A callus is a thickening of your skin due to pressure or friction. The thick skin typically forms on your hands and feet but can also develop on other body parts, such as the knees, elbows, and fingers. Usually, calluses Bakersfield are not harmful and can even protect your skin from further injury. However, they can become painful if they become too thick or if an underlying condition, such as diabetes, is present.
Factors causing calluses
Wearing shoes that are too narrow or that rub against certain areas of the feet can lead to the formation of calluses. People who engage in activities that put a lot of pressure on their feet, such as athletes or dancers, are also more likely to develop calluses. Repetitive motions can also lead to this disorder, and they are more prevalent in people with occupations such as carpenters or musicians. Similarly, people who engage in activities that put a lot of pressure on their knees, such as kneeling or crawling, may develop calluses.
Certain medical conditions can also make you more susceptible to developing calluses. For example, if you have diabetes, you may develop calluses more easily because you have reduced blood flow to your feet, making it harder for the skin to heal after an injury. In some cases, calluses may develop without an obvious cause. They may be an inherited trait or a symptom of an underlying medical condition. In these cases, it is wise to consult a healthcare provider to rule out any underlying conditions and determine the best treatment course.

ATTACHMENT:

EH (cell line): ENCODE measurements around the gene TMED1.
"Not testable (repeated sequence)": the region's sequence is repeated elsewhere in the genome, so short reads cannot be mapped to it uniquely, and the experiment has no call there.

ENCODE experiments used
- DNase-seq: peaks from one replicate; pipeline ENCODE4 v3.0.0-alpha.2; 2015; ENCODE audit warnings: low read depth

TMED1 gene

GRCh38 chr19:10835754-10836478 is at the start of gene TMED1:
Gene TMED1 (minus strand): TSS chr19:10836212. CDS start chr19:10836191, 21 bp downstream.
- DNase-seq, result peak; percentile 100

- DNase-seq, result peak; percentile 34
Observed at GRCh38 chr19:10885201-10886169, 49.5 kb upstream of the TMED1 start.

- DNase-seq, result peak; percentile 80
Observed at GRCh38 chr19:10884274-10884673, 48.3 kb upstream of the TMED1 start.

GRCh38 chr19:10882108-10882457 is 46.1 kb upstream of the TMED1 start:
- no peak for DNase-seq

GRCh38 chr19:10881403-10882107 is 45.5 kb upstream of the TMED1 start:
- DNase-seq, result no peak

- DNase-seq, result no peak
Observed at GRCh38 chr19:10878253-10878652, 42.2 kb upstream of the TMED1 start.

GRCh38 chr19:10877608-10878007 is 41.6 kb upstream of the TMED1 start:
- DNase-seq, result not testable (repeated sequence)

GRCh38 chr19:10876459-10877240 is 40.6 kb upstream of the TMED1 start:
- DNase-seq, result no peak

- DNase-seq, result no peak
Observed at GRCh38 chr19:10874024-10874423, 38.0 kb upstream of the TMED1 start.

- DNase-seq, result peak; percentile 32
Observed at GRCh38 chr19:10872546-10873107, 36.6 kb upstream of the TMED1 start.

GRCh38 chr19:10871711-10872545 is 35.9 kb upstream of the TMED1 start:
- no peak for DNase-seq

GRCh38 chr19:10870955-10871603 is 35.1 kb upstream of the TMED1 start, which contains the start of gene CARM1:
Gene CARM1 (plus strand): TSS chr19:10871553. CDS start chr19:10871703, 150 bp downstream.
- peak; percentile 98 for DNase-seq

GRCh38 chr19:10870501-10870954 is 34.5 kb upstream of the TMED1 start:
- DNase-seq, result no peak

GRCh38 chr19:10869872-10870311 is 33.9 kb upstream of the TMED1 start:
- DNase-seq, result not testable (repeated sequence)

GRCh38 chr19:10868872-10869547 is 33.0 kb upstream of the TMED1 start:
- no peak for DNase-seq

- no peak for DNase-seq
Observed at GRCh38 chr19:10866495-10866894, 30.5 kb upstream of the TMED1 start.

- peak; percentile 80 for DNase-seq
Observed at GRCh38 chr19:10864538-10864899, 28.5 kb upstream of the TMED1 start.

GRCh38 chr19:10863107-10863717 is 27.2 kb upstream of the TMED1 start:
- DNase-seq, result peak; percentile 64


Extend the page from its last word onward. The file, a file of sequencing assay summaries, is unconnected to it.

Diagnosis and treatment of calluses
During your appointment at Diabetic Foot and Wound Center, your provider will examine the affected area and look for signs of thickened skin. They may also ask about any symptoms or pain you may be experiencing and any activities or conditions that may have contributed to the formation of the callus. In some cases, the specialist may use additional diagnostic tools to make a diagnosis, such as a dermal punch to take a small sample of the callus for analysis.
In severe cases, the team may refer you to a specialist, such as a podiatrist, if the callus is causing pain or difficulty walking. The specialist will perform a detailed examination of the foot and may take X-rays or other imaging tests to determine the underlying cause of the callus and rule out other conditions, such as bone tumors or bone spurs. If you have painful calluses, call the Diabetic Foot and Wound Center office or book your spot online for treatment.
Treatment for calluses typically involves removing the thickened skin and reducing the pressure or friction on the treatment area. Soaking the affected area in warm water can soften the callus and make removing it easier. Over-the-counter creams and pads that contain salicylic acid or urea can also be used to soften the callus. You can also get a pumice stone to remove the top layer of the callus. A healthcare provider may use a scalpel or other tools to shave down the thickened skin. You may also need proper padding and footwear to reduce the pressure or friction that causes calluses.